Nobel season is almost upon us again, with the scientists behind the discovery of gravitational waves up for a prize – but have you ever wondered what the first-ever Nobel prize was handed out for?
Back in 1901, the King of Sweden gave Wilhelm Röntgen the inaugural Nobel Prize in Physics for the discovery of a mysterious new type of radiation.
As the Vikki Academy video above explains, at the end of the 19th century, society’s obsession with magic had been replaced by all things electric and magnetic.
One of the most intriguing new concepts at the time was the cathode ray, which formed beams of electrons in a vacuum that could be diverted by magnets.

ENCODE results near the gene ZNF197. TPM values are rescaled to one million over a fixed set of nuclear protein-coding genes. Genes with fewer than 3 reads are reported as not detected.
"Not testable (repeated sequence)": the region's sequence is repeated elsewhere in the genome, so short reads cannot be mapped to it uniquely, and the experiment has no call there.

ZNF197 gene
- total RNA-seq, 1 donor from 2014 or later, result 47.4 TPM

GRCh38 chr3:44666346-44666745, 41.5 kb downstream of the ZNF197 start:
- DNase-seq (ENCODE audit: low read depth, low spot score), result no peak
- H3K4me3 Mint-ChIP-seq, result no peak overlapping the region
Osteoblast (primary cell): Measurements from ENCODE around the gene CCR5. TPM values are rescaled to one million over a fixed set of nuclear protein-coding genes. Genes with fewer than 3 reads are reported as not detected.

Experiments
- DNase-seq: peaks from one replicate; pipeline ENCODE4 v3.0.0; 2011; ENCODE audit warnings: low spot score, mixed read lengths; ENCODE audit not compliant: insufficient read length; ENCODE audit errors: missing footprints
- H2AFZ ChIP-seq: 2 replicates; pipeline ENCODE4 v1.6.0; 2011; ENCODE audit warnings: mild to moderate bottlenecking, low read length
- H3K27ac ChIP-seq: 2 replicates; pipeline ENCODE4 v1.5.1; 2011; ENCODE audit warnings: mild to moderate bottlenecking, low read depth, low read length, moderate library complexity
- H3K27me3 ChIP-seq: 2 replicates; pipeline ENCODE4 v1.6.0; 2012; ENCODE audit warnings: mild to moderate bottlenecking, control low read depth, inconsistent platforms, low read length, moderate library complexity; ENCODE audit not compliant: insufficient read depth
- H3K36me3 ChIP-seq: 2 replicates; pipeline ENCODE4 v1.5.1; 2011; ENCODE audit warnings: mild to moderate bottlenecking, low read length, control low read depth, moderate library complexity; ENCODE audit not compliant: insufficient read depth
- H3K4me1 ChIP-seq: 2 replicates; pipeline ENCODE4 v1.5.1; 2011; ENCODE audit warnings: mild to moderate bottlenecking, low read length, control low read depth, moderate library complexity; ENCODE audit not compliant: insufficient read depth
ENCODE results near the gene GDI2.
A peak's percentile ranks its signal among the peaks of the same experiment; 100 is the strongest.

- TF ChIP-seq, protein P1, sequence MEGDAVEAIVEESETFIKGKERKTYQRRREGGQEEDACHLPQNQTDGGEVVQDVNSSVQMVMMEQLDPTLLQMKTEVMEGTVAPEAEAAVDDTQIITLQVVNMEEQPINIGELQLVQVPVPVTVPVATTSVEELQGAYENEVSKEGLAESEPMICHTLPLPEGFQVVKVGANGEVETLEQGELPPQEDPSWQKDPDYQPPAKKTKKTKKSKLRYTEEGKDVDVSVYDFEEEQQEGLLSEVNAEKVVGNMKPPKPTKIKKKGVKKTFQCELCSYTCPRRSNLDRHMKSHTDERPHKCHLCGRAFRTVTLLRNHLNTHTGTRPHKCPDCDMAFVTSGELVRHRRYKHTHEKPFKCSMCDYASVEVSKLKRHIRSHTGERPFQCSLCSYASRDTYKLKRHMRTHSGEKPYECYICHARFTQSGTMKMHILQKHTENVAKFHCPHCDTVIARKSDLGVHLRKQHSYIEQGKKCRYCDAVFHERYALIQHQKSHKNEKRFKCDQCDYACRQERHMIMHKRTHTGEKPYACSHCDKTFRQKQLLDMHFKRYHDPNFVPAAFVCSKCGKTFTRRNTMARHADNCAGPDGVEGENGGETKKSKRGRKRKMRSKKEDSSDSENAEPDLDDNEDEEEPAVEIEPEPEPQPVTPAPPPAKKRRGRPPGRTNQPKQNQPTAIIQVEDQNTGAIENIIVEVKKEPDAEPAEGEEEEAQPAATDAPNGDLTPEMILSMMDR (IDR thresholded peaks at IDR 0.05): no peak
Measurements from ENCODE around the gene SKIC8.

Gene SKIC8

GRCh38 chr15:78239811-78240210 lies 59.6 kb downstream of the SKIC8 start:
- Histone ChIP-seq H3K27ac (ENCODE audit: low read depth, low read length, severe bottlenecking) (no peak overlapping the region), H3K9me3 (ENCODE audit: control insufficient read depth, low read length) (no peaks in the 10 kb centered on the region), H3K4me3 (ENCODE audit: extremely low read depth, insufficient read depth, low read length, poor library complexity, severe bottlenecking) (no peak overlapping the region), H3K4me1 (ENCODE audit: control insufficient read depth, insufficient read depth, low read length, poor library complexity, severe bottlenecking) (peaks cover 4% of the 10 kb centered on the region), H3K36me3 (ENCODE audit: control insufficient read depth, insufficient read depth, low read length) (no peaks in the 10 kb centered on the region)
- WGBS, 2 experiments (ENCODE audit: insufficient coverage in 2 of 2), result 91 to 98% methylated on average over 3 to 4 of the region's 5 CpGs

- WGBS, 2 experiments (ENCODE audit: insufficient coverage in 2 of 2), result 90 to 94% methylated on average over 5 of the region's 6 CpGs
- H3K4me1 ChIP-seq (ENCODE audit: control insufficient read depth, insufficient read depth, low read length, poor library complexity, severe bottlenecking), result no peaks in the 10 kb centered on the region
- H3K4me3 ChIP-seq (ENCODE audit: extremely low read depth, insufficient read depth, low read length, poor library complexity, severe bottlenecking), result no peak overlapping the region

Fascinated with these cool little beams of electricity, Röntgen decided to mess around with them further, and put a vacuum tube containing cathode rays in a sealed box and turned out the light to see what would happen. To his surprise, some kind of energy was escaping his box and lighting up a fluorescent cardboard screen behind it. Turns out, he’d found a brand new type of radiation – one that could pass through objects.
Having no idea what these rays were at the time, he called them – you guessed it – X-rays. Source: What did the first ever Nobel prize winner discover?